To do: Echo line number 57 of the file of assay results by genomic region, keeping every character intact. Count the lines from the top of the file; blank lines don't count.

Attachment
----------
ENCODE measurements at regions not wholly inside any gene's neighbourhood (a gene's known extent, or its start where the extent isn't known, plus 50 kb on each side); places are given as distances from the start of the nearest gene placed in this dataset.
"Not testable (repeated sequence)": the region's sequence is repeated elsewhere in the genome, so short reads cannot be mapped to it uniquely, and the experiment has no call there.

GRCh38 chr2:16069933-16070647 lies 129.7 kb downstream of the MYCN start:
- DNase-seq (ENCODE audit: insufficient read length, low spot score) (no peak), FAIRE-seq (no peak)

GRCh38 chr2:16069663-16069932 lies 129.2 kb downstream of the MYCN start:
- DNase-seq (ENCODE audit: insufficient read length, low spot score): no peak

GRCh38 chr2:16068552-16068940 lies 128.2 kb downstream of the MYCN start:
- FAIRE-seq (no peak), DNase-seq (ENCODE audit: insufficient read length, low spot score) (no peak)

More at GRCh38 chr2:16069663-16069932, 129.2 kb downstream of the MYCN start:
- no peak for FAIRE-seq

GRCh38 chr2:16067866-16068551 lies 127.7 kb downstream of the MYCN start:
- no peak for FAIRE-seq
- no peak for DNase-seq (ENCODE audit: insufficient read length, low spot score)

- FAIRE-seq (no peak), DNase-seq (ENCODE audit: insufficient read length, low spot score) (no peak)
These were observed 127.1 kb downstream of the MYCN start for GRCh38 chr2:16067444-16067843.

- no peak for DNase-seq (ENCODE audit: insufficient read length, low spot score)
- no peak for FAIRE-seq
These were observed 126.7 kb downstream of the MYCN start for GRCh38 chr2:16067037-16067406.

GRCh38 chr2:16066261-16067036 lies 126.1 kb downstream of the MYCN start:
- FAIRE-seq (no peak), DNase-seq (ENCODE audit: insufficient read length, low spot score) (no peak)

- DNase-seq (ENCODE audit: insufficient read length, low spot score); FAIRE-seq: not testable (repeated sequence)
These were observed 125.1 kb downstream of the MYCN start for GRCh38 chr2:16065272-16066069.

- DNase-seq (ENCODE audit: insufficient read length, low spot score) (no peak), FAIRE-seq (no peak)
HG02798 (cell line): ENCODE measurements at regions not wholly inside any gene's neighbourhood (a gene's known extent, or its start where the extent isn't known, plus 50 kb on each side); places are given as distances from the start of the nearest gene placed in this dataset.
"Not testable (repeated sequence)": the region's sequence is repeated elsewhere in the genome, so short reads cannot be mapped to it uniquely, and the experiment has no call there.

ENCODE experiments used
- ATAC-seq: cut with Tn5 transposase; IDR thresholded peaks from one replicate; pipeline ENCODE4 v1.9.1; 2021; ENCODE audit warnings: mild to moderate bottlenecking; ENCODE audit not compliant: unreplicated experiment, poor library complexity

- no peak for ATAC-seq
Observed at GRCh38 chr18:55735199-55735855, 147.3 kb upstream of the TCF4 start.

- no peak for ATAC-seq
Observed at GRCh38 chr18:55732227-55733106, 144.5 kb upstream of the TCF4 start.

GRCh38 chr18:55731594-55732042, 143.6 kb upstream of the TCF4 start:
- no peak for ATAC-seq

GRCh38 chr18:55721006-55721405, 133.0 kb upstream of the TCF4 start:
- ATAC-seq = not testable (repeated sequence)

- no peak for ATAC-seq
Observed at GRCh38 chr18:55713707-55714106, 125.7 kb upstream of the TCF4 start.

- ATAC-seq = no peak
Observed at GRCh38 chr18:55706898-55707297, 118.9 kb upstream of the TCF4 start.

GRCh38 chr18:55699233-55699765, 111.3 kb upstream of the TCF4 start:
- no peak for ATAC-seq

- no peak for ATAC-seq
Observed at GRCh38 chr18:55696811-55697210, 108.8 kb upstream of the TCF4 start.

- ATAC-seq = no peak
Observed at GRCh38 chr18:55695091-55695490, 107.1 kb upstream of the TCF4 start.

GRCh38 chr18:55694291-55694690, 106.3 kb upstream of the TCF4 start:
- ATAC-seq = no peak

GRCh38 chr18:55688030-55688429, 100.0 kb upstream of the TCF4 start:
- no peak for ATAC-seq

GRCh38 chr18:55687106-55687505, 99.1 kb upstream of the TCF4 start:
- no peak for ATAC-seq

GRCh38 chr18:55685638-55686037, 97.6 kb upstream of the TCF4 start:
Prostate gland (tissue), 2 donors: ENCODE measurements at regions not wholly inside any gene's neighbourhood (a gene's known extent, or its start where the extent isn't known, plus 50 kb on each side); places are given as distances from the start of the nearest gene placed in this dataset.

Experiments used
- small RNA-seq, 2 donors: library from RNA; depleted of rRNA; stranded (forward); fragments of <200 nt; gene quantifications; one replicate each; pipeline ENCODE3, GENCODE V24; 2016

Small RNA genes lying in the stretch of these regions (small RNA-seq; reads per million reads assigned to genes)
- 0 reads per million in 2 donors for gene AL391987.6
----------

- 0 reads per million in 2 donors for gene AL391987.6